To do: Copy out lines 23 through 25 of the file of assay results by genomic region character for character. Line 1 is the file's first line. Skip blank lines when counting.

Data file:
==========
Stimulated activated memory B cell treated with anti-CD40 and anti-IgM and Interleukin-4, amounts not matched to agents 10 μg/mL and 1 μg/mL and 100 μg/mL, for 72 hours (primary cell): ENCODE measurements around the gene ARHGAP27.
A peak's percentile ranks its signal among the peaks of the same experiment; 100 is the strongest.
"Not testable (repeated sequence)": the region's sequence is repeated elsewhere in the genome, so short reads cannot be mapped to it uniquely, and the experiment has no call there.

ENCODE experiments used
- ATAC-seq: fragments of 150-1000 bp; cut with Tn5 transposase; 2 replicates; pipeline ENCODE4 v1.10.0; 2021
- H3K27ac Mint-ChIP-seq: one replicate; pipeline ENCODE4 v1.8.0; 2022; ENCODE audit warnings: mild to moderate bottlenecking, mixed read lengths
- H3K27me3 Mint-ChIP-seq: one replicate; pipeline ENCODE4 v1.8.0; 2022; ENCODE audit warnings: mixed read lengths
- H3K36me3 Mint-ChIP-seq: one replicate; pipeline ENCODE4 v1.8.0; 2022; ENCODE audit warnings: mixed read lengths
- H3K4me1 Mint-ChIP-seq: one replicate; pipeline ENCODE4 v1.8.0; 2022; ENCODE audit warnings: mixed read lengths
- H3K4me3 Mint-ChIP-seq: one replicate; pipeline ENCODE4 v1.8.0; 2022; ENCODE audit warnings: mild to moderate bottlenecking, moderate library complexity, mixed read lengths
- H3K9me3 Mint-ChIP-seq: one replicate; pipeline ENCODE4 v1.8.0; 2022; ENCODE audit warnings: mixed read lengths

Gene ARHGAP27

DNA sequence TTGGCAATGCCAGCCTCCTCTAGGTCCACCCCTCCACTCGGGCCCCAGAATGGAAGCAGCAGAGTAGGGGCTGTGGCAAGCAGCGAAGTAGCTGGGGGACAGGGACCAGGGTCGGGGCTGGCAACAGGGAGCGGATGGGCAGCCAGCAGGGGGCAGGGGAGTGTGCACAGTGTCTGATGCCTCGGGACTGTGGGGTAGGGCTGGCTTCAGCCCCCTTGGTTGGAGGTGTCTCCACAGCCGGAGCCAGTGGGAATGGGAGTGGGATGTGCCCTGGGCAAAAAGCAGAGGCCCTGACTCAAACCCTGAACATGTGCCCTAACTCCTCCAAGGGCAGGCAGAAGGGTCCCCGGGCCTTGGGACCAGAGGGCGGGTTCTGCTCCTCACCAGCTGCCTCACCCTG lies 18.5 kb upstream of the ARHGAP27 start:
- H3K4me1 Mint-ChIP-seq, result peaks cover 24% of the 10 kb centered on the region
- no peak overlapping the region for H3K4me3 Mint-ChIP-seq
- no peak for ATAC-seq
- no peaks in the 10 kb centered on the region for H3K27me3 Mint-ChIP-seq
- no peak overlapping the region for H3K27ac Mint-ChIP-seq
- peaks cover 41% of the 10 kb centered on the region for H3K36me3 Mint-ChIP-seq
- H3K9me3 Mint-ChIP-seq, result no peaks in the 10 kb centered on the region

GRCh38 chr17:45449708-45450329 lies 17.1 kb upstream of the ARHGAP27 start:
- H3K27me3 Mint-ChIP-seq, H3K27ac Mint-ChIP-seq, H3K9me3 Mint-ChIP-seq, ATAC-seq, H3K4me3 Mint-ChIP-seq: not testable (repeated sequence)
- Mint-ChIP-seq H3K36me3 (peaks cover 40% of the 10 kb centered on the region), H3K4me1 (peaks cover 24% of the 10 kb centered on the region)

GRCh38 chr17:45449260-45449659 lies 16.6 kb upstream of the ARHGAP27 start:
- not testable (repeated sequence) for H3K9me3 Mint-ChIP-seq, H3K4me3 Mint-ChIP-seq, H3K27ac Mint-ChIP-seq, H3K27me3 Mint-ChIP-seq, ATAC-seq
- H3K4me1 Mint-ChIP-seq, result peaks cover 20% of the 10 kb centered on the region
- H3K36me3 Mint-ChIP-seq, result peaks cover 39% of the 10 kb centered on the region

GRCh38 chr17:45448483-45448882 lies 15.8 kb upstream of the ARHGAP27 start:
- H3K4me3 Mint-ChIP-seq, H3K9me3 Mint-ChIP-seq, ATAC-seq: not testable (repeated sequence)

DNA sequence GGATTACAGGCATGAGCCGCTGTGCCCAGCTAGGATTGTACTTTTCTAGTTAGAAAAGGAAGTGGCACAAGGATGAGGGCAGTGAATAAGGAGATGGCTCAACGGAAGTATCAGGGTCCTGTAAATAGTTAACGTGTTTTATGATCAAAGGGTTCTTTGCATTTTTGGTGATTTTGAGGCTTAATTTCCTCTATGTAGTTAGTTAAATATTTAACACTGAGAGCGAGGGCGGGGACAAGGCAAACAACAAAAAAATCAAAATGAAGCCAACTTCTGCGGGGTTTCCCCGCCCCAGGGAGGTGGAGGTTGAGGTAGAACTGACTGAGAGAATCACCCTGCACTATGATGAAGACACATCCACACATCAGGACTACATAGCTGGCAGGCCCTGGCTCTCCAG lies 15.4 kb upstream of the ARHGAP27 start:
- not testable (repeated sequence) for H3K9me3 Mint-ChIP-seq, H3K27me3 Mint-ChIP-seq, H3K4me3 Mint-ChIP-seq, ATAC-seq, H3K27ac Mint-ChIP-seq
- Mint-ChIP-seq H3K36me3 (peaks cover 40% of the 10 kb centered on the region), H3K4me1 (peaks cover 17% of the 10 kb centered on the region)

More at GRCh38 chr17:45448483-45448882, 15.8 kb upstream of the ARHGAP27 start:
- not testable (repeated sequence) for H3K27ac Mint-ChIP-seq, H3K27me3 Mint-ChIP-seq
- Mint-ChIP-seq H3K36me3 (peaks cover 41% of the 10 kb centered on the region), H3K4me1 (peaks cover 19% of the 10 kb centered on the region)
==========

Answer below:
- Mint-ChIP-seq H3K36me3 (peaks cover 40% of the 10 kb centered on the region), H3K4me1 (peaks cover 24% of the 10 kb centered on the region)

GRCh38 chr17:45449260-45449659 lies 16.6 kb upstream of the ARHGAP27 start:
- not testable (repeated sequence) for H3K9me3 Mint-ChIP-seq, H3K4me3 Mint-ChIP-seq, H3K27ac Mint-ChIP-seq, H3K27me3 Mint-ChIP-seq, ATAC-seq